High-Intensity Slow Motion Resistance Training is Mindfulness Meditation

One major benefit of exercising is its benefit on the mind. Many studies point to exercise assisting with mood and cognitive benefits.

Statistics aside, at EverStrongSF and Live Oak Strength & Nutrition, we can see the effect on the mind first hand every day when people come to train. People come in with many things on their mind…parking, work, travel, or some frazzled interaction with another person.

When people come in, we reset them and get them focused on their body.

“How did you feel after the last workout?”

“How do you feel right now?”

“Are you ready to train? Let’s get in the zone.”

It’s a body check in and we ask them to feel it and recognize it. Then, we get them into the zone. They know it’s an intense focusing session and often make the switch with ease.

Once in the training, people either watch the output on the screen to focus on ft/lbs of torque they are generating on the ARX or close their eyes and listen for the weights to gently touch the stack as they keep continual tension and breathe. They focus intensely on their form and we give quiet one word clues, “slower”, “hold”, “turn”, “breathe”.

Doing resistance training where you focus on the specific movement and the muscles involved is a large departure from the bouncing around from thing to thing in the outside world. When combined with the deep breathing to prevent blood pressure buildup, provide the muscles with oxygen to convert energy into contractions and to hyper-oxygenate the blood, it is a huge reset.

Most people breathe shallow most of the day. We get people deep breathing for 15-20 minutes.

When trainees leave, their muscles emptied and tingling. Their mind is reset from having been singularly focused and concentrated on one thing for 20 minutes. 

This training is a guided body meditation where the minimal effective dose of exercise is combined at the same time.  Learn more about it here: www.everstrongsf.com

Why is strength training so critical?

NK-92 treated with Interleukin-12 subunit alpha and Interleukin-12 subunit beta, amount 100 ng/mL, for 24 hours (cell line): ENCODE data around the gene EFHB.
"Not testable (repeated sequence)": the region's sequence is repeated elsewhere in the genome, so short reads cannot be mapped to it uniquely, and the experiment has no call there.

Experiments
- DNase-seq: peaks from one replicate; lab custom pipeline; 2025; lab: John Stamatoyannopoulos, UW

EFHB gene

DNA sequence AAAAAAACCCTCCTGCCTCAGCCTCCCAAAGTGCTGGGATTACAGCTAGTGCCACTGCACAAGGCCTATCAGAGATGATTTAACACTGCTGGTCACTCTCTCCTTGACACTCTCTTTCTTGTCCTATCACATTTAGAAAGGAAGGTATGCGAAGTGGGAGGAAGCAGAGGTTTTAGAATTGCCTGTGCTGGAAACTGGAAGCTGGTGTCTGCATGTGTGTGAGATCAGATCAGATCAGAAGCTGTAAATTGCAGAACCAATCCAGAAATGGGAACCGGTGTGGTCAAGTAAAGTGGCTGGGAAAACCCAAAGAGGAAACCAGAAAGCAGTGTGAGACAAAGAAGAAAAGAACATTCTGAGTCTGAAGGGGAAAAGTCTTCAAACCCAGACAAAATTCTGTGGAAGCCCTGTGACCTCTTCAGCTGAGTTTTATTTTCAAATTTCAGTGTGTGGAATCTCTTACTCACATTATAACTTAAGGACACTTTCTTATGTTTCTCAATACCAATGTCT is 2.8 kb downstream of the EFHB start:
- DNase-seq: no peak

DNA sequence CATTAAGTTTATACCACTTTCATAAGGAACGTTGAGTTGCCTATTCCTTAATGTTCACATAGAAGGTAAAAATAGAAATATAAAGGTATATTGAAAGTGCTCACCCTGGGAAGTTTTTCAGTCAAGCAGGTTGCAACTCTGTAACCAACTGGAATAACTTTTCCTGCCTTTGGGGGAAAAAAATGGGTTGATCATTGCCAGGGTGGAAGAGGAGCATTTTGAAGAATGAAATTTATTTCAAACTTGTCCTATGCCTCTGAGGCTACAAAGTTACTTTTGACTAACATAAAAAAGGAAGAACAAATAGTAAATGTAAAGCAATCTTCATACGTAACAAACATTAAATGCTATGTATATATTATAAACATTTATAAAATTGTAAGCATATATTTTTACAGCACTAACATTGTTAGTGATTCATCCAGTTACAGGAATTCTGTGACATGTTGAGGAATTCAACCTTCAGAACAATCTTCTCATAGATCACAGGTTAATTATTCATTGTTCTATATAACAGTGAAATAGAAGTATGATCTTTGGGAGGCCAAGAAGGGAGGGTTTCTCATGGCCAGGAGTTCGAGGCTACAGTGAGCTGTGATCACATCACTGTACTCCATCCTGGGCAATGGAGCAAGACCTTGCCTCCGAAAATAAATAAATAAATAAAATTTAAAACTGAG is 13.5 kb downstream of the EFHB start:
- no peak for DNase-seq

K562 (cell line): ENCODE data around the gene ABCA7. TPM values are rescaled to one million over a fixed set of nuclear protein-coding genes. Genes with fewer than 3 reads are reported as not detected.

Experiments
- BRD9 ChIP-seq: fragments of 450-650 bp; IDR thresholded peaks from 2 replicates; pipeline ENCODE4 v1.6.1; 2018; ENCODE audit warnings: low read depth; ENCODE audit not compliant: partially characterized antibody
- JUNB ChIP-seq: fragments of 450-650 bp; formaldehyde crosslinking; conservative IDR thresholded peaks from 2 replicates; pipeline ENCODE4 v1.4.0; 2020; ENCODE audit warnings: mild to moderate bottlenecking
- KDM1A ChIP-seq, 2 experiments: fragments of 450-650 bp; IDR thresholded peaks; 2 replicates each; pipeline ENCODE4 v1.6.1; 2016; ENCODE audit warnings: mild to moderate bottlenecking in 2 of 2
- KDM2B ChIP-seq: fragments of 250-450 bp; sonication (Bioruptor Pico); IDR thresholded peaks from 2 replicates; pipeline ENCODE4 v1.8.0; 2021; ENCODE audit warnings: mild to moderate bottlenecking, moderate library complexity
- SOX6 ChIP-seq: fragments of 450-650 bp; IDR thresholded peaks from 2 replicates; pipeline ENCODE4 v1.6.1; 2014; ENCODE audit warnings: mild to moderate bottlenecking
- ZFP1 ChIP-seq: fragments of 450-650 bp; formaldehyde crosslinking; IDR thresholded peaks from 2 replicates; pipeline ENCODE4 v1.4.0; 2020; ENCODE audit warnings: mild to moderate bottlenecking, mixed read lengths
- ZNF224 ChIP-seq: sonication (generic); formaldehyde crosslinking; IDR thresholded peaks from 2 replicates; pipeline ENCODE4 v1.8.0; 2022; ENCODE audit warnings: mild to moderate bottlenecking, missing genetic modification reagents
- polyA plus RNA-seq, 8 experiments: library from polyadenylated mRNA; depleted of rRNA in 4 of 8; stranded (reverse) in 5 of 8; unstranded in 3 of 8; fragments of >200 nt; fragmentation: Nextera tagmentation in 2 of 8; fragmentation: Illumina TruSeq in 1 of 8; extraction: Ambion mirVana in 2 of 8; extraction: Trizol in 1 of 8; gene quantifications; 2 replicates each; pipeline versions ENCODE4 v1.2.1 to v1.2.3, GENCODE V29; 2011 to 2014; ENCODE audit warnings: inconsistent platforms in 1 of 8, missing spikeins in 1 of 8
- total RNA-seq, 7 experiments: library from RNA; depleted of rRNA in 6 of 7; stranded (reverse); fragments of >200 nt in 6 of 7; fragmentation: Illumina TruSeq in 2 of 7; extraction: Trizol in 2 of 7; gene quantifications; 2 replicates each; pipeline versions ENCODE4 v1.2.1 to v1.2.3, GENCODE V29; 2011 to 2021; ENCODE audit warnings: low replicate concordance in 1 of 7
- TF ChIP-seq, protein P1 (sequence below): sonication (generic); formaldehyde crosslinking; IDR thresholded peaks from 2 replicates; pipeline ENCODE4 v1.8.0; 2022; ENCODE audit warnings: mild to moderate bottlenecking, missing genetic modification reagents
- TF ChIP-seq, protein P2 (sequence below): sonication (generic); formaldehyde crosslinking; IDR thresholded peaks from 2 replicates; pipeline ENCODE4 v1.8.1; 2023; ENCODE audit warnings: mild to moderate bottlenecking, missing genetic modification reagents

We need muscle to move. It’s where energy in the body is stored. It gives us energy to move through our lives to create what we need be it caring for others or caring for ourselves. That critical energy is needed to work and live well for as long as we can. We need energy. In the current political climate, I personally want a lot of energy.

As we age, our bodies naturally lose around 1/4 to 1/2 pound of muscle per year. That mass is often replaced by fat. This cascade leads to much less muscle and strength which ultimately leaves people feeling old and less energetic. Less muscle means less energy and less ability. Muscles also cushion our bodies in the event of a fall or collision. In the case of an injury, you will recover faster with more muscle.

Often, pneumonia is the end for an older person because they stop moving and lose what muscle they have left. My grandmother died this way. She was diagnosed with “Failure to thrive”. She couldn’t get up and soon passed. She was rail thin. A wonderful woman, but that lack of muscle combined with the illness ended her too soon.

We need muscle. Strength training makes muscle.

Bones also become more brittle as we age. I’m sure you’ve heard of an older person taking a fall, breaking a bone and having either a very long recovery or no recovery. Please know that bearing load in strength training also increases the load on bones. They respond and become more dense. That means that strength training increases bone density.

How can we ignore strength training? Perhaps it’s because the way strength training is currently portrayed is at fault. Big muscles and six pack abs are all over the media with huge supplement advertising. It’s aimed right at the people in their 20’s. If you are in your 40’s or 50’s, do you really want to go to an extremely image conscious environment to train knowing that people are watching and judging you? If you are unsure of what to do with weights, then what? I know people who want to train but are very uncomfortable in gyms and end up on the cardio machine because it feels safest. You can get some benefit there but it’s often long and unsatisfying.

You can imitate others in the gym who look like they know what they are doing, but that’s often a guess or a shot in the dark. Most people with weights use momentum. That means they swing and bounce weights which is not only very risky on the joints but it’s moving right through the hardest and most beneficial parts of the movement. This is often done because people choose too heavy of a weight. The whole thing is highly ineffective and risky. Why not use the body as it’s designed?

The key to strength training is stimulating the muscle fibers deeply so that they are taxed beyond what they normally can handle. Then with enough rest but not too much, they can repair themselves and come back stronger. They need rest time in between those taxing sessions so that there is ample time for the tissue to repair itself. Think of how long a cut takes to repair on skin. The more tissue involved, the longer the healing time required. You don’t tug on the cut until it’s healed. The key to strength training is not bouncing heavy weights at the height of joint extension. That’s the key to weakening joints and putting you on a training break for weeks at a time. If you are in your 20’s you can do this…for a little while.